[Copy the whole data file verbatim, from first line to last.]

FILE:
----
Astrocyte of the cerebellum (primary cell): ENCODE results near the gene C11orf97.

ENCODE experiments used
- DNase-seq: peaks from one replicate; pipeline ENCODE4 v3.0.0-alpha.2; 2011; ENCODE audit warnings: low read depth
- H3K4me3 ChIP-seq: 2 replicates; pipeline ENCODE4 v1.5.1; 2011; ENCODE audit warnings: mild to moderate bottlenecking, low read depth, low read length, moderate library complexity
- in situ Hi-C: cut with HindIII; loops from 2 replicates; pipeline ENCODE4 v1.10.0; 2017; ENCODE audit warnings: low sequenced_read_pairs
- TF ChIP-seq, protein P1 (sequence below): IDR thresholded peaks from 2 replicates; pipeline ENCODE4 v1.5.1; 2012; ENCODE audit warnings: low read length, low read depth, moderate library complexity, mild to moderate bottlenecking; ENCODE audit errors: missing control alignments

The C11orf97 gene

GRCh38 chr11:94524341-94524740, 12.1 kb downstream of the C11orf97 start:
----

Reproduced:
Astrocyte of the cerebellum (primary cell): ENCODE results near the gene C11orf97.

ENCODE experiments used
- DNase-seq: peaks from one replicate; pipeline ENCODE4 v3.0.0-alpha.2; 2011; ENCODE audit warnings: low read depth
- H3K4me3 ChIP-seq: 2 replicates; pipeline ENCODE4 v1.5.1; 2011; ENCODE audit warnings: mild to moderate bottlenecking, low read depth, low read length, moderate library complexity
- in situ Hi-C: cut with HindIII; loops from 2 replicates; pipeline ENCODE4 v1.10.0; 2017; ENCODE audit warnings: low sequenced_read_pairs
- TF ChIP-seq, protein P1 (sequence below): IDR thresholded peaks from 2 replicates; pipeline ENCODE4 v1.5.1; 2012; ENCODE audit warnings: low read length, low read depth, moderate library complexity, mild to moderate bottlenecking; ENCODE audit errors: missing control alignments

The C11orf97 gene

GRCh38 chr11:94524341-94524740, 12.1 kb downstream of the C11orf97 start: